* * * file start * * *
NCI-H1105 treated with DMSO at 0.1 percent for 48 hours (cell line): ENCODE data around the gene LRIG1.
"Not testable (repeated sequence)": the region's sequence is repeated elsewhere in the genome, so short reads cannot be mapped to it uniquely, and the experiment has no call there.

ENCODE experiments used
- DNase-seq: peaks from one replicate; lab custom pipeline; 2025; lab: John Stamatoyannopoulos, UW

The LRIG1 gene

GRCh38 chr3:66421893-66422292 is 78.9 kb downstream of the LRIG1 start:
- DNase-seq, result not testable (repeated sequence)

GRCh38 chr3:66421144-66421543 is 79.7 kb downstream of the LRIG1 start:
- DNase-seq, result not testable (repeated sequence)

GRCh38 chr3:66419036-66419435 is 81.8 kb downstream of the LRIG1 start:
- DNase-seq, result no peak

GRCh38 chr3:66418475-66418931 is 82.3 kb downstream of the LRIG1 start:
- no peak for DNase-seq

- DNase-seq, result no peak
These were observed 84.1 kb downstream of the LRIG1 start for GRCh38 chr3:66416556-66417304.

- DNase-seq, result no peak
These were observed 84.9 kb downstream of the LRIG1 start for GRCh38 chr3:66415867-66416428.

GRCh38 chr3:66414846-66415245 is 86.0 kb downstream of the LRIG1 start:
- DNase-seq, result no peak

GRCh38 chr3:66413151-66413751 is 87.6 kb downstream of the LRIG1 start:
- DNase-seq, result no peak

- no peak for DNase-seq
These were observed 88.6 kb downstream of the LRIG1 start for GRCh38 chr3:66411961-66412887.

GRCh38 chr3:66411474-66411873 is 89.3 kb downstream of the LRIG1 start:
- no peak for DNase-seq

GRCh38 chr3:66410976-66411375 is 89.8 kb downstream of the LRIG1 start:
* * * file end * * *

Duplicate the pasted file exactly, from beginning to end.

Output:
NCI-H1105 treated with DMSO at 0.1 percent for 48 hours (cell line): ENCODE data around the gene LRIG1.
"Not testable (repeated sequence)": the region's sequence is repeated elsewhere in the genome, so short reads cannot be mapped to it uniquely, and the experiment has no call there.

ENCODE experiments used
- DNase-seq: peaks from one replicate; lab custom pipeline; 2025; lab: John Stamatoyannopoulos, UW

The LRIG1 gene

GRCh38 chr3:66421893-66422292 is 78.9 kb downstream of the LRIG1 start:
- DNase-seq, result not testable (repeated sequence)

GRCh38 chr3:66421144-66421543 is 79.7 kb downstream of the LRIG1 start:
- DNase-seq, result not testable (repeated sequence)

GRCh38 chr3:66419036-66419435 is 81.8 kb downstream of the LRIG1 start:
- DNase-seq, result no peak

GRCh38 chr3:66418475-66418931 is 82.3 kb downstream of the LRIG1 start:
- no peak for DNase-seq

- DNase-seq, result no peak
These were observed 84.1 kb downstream of the LRIG1 start for GRCh38 chr3:66416556-66417304.

- DNase-seq, result no peak
These were observed 84.9 kb downstream of the LRIG1 start for GRCh38 chr3:66415867-66416428.

GRCh38 chr3:66414846-66415245 is 86.0 kb downstream of the LRIG1 start:
- DNase-seq, result no peak

GRCh38 chr3:66413151-66413751 is 87.6 kb downstream of the LRIG1 start:
- DNase-seq, result no peak

- no peak for DNase-seq
These were observed 88.6 kb downstream of the LRIG1 start for GRCh38 chr3:66411961-66412887.

GRCh38 chr3:66411474-66411873 is 89.3 kb downstream of the LRIG1 start:
- no peak for DNase-seq

GRCh38 chr3:66410976-66411375 is 89.8 kb downstream of the LRIG1 start: